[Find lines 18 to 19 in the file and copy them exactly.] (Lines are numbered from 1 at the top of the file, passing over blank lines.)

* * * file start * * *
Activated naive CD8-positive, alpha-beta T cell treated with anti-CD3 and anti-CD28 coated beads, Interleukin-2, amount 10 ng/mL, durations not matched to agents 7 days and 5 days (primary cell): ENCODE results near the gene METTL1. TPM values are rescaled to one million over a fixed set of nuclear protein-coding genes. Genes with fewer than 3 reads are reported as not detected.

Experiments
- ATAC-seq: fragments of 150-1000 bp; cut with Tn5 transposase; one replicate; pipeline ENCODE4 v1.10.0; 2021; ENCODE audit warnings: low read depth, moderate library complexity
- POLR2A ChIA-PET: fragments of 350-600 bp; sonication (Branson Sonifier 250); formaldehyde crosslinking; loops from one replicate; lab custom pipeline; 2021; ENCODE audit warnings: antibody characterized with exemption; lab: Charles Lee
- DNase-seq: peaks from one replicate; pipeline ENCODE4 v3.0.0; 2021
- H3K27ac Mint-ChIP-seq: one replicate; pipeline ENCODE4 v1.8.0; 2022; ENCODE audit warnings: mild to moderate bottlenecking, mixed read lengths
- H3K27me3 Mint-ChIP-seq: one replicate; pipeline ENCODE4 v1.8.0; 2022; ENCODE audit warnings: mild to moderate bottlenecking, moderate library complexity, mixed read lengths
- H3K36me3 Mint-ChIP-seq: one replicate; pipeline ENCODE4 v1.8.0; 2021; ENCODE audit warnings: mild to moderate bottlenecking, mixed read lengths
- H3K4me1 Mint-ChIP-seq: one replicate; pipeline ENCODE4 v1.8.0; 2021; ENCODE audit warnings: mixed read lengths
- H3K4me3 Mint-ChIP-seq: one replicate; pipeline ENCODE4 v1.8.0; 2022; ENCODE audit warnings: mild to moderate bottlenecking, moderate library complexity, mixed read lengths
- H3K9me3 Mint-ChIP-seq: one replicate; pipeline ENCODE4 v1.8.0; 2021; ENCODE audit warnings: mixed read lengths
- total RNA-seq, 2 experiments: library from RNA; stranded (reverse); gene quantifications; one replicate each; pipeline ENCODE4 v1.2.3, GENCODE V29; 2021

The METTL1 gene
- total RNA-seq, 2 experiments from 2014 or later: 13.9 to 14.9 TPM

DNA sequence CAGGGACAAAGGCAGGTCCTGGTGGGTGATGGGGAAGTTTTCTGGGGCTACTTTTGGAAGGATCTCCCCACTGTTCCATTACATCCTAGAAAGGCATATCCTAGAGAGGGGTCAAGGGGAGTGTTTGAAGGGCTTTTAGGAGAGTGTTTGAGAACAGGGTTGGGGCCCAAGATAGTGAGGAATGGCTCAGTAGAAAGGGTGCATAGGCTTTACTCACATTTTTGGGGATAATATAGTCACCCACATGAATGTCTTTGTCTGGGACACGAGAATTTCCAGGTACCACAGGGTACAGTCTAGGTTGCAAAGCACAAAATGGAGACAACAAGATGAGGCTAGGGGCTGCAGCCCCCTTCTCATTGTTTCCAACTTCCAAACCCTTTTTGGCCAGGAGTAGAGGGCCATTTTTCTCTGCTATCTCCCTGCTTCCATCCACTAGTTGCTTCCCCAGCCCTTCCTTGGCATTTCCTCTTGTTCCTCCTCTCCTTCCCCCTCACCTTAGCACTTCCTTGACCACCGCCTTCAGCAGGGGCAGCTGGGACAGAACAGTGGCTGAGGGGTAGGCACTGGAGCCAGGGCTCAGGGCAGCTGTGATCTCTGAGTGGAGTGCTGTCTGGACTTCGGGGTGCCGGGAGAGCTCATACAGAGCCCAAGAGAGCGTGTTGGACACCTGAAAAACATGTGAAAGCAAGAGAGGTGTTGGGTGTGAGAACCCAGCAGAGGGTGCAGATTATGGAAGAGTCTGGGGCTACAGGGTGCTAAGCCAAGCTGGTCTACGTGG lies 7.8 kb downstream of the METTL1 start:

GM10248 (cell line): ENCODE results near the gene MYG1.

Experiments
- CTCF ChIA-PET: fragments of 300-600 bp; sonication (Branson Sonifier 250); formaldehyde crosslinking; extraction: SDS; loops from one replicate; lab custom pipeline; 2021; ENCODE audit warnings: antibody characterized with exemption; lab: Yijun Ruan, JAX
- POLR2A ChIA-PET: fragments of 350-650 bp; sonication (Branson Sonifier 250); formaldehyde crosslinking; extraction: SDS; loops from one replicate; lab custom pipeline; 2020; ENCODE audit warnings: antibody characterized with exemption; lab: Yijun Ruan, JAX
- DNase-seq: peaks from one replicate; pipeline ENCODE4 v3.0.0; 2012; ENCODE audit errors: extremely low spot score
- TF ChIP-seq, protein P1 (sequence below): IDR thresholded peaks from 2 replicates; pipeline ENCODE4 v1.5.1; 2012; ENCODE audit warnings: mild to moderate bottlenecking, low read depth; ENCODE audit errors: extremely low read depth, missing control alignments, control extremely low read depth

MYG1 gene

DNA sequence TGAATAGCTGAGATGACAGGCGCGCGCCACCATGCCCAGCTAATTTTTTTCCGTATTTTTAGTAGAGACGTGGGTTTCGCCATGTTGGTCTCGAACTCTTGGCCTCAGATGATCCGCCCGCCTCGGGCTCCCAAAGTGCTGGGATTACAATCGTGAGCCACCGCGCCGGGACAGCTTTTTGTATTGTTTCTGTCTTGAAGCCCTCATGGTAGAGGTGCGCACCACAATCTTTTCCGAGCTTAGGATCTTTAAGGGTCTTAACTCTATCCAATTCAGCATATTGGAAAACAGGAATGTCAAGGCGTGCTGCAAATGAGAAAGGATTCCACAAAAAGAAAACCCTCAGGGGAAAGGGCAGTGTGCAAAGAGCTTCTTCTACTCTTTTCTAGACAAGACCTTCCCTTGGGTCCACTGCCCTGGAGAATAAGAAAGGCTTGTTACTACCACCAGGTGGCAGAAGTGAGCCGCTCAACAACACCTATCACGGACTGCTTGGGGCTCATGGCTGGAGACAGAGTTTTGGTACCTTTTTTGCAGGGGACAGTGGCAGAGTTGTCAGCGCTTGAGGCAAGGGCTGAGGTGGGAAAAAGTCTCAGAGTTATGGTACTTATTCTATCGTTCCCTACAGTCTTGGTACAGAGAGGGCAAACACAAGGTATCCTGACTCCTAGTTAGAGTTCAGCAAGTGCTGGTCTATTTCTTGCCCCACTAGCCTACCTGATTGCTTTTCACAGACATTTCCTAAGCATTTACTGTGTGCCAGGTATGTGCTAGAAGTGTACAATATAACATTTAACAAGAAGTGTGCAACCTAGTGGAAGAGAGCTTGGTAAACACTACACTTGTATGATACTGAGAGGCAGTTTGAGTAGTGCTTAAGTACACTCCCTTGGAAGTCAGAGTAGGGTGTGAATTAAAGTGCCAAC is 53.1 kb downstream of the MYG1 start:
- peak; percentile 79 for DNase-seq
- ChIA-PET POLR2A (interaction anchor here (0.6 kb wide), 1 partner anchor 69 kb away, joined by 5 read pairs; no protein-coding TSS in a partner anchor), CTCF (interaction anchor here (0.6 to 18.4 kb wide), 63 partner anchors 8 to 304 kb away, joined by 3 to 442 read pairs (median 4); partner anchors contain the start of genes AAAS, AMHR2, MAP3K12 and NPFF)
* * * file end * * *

- CTCF ChIA-PET: fragments of 300-600 bp; sonication (Branson Sonifier 250); formaldehyde crosslinking; extraction: SDS; loops from one replicate; lab custom pipeline; 2021; ENCODE audit warnings: antibody characterized with exemption; lab: Yijun Ruan, JAX
- POLR2A ChIA-PET: fragments of 350-650 bp; sonication (Branson Sonifier 250); formaldehyde crosslinking; extraction: SDS; loops from one replicate; lab custom pipeline; 2020; ENCODE audit warnings: antibody characterized with exemption; lab: Yijun Ruan, JAX